>> A 12-year prison sentence for a journalist in Tajikistan is disgusting and indicative of the contempt that the region holds free media in, writes James Kilner
EDINBURGH, July 13 (The Conway Bulletin) — A court in the north Tajik town of Khujand sent the journalist and comedian Khairullo Mirsaidov to prison for 12 years on Wednesday. His crime for a jail sentence that some Western countries would hand out to a murderer or a rapist? He had angered local officials by complaining to central government about their corruption and bribe-taking.
Of course, officially, Mirsaidov was sent to prison for making false allegations against the local officials, defamation and the misuse of state funds. But these charges are ugly figleaves for the real motivations behind the case which have their foundations in vindictive deceit and bullying.
Good reporting and holding power to account are vital cornerstones for all societies but forget international correspondents covering Central Asia, we have it comparably easy, no matter what stories we like to recount. The real heroes of Central Asia’s media scene are the local journalists striving under great pressures and dangers to report on events and their importance.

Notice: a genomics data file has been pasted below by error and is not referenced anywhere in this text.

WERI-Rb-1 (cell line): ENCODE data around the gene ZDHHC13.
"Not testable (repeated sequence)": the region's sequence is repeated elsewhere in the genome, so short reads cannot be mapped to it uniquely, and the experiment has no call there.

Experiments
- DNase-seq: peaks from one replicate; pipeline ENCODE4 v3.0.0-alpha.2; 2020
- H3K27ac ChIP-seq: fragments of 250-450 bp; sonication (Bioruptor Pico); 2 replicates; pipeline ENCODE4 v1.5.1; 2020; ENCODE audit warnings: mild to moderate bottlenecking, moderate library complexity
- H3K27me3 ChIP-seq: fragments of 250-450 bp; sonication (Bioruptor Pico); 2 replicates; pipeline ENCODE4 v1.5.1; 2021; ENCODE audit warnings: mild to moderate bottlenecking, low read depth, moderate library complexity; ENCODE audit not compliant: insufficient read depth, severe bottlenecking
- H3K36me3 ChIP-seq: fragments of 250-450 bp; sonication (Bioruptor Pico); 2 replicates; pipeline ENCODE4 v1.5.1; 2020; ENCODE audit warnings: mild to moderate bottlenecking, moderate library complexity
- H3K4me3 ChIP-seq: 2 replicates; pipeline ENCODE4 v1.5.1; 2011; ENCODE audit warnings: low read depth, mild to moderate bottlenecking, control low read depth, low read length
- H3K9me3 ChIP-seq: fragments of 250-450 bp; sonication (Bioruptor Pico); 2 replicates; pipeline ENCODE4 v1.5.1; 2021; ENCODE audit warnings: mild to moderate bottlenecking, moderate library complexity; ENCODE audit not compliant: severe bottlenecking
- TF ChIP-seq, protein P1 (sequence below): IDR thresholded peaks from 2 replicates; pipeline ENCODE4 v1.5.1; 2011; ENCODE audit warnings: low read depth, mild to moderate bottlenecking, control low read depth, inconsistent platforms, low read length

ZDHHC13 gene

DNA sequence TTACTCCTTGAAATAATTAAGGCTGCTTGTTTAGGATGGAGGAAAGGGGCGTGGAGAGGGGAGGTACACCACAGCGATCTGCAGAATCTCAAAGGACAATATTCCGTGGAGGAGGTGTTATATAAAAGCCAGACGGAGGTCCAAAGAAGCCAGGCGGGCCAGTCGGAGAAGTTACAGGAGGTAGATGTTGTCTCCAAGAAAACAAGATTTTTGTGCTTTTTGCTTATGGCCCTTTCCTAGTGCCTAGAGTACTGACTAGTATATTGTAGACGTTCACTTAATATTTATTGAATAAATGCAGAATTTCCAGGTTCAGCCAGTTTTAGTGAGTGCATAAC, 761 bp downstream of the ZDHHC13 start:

And, as the sordid case of Mirsaidov highlights, it is as dangerous as ever to talk truth to power in Central Asia. Journalists are being imprisoned in every country in the region, normally on trumped-up charges. And if the charges don’t directly lead to prison, they lead to fines that are impossible to pay which then trigger the prison sentence that the authorities want.
Often the authorities don’t even bother with that and instead fall back on hired heavies to rough up journalists who have become an irritant. In Kazakhstan, a local journalist I know told me how menacing plain-clothed policemen had visited his elderly parents in the middle of the night to warn them to apply pressure to their son to stop his work. His parents were terrified.
Governments in Central Asia, to varying degrees, hire PR machines and lobbyists to tart up their images in the West and to make them more palatable. They need the West’s cash, although this has been reduced by China’s rise, and they crave the kudos of Western acceptance. I’ve been privy to conversations with some Western businessmen and diplomats, only a handful but still some, who are willing to go along with this heavily spun alternative reality.
The Mirsaidov case is a reminder that the dark underbelly of the region, the reactive core, is still very much anti-free speech and anti-human rights.
>> James Kilner is a former Reuters and Telegraph correspondent. He now edits the Conway Bulletin.
>> This comment piece was first published in issue 378 of The Conway Bulletin, a weekly newspaper covering Central Asia and the South Caucasus